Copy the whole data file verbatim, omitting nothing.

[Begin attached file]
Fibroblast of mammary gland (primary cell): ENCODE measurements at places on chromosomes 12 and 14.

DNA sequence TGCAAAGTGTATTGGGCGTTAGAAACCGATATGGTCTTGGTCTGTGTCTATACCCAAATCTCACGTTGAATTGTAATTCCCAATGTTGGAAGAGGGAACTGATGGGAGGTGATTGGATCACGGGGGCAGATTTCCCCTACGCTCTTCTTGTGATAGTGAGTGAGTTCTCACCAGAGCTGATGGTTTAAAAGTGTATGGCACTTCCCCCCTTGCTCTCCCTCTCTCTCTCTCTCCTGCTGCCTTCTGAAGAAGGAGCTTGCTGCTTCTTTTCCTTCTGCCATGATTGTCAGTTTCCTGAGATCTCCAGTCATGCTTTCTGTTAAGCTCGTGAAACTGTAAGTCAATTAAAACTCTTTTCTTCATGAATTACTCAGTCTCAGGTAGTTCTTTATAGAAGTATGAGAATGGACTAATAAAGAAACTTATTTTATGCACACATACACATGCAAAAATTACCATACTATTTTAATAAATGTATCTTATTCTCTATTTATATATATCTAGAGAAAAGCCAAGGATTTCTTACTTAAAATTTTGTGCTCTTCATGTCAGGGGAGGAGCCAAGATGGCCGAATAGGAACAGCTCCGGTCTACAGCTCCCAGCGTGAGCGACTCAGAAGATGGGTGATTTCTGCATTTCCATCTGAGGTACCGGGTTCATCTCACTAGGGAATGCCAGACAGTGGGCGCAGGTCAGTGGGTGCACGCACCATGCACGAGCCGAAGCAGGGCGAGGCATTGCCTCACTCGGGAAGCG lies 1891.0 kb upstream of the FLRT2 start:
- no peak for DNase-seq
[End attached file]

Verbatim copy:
Fibroblast of mammary gland (primary cell): ENCODE measurements at places on chromosomes 12 and 14.

DNA sequence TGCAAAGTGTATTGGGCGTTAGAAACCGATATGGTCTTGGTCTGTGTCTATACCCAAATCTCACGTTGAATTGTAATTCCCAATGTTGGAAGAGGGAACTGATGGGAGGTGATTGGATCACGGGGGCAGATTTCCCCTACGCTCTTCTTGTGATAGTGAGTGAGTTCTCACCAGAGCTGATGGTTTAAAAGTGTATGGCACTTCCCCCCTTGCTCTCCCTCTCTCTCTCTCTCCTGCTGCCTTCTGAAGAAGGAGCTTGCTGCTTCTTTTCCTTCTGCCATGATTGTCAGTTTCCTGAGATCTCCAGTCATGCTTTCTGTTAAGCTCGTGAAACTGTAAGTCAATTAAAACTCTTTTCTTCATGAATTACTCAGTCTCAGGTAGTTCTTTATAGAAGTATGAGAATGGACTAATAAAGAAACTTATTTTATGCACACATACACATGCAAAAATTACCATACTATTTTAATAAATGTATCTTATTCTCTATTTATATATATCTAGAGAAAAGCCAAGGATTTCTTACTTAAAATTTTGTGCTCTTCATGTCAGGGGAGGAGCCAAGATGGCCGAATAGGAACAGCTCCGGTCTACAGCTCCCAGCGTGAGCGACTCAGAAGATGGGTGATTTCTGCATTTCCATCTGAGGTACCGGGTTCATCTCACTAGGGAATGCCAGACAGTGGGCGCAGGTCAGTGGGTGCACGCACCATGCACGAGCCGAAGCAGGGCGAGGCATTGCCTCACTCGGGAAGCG lies 1891.0 kb upstream of the FLRT2 start:
- no peak for DNase-seq